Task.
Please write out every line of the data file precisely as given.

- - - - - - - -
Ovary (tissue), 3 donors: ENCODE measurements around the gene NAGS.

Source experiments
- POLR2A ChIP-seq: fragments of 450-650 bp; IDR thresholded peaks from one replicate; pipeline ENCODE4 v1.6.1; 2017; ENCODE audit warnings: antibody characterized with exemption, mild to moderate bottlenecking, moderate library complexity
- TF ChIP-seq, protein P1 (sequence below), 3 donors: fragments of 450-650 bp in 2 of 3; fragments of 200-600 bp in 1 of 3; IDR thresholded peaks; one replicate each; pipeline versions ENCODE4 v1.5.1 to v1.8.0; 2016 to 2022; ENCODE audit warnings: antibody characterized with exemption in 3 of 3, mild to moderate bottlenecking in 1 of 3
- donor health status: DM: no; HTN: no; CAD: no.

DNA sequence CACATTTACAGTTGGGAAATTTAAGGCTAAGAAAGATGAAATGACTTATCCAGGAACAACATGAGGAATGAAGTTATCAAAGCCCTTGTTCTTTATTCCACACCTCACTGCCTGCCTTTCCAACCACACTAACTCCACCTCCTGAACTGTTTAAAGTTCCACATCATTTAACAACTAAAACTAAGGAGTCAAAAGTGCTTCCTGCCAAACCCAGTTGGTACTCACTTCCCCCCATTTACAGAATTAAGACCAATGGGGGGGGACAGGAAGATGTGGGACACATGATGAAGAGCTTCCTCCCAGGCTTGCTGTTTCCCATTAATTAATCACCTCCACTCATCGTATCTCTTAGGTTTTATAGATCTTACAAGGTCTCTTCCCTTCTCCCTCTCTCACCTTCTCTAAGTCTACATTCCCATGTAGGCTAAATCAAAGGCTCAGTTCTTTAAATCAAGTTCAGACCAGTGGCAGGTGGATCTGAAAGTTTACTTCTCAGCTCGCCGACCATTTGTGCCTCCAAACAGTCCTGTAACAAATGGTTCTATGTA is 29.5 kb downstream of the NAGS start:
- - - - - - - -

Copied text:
Ovary (tissue), 3 donors: ENCODE measurements around the gene NAGS.

Source experiments
- POLR2A ChIP-seq: fragments of 450-650 bp; IDR thresholded peaks from one replicate; pipeline ENCODE4 v1.6.1; 2017; ENCODE audit warnings: antibody characterized with exemption, mild to moderate bottlenecking, moderate library complexity
- TF ChIP-seq, protein P1 (sequence below), 3 donors: fragments of 450-650 bp in 2 of 3; fragments of 200-600 bp in 1 of 3; IDR thresholded peaks; one replicate each; pipeline versions ENCODE4 v1.5.1 to v1.8.0; 2016 to 2022; ENCODE audit warnings: antibody characterized with exemption in 3 of 3, mild to moderate bottlenecking in 1 of 3
- donor health status: DM: no; HTN: no; CAD: no.

DNA sequence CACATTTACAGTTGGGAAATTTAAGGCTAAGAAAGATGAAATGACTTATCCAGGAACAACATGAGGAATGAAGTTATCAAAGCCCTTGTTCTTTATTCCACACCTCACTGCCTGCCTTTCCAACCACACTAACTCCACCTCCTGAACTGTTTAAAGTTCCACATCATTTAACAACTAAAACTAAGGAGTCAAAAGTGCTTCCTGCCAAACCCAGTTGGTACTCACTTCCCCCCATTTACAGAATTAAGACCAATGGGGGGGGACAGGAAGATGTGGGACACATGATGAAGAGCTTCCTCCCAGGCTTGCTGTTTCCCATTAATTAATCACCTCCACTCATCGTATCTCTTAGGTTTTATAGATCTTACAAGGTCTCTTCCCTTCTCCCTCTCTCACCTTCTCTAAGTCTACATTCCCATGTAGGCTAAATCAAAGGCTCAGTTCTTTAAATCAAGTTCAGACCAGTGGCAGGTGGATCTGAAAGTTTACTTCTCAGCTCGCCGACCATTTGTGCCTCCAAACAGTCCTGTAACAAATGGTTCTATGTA is 29.5 kb downstream of the NAGS start: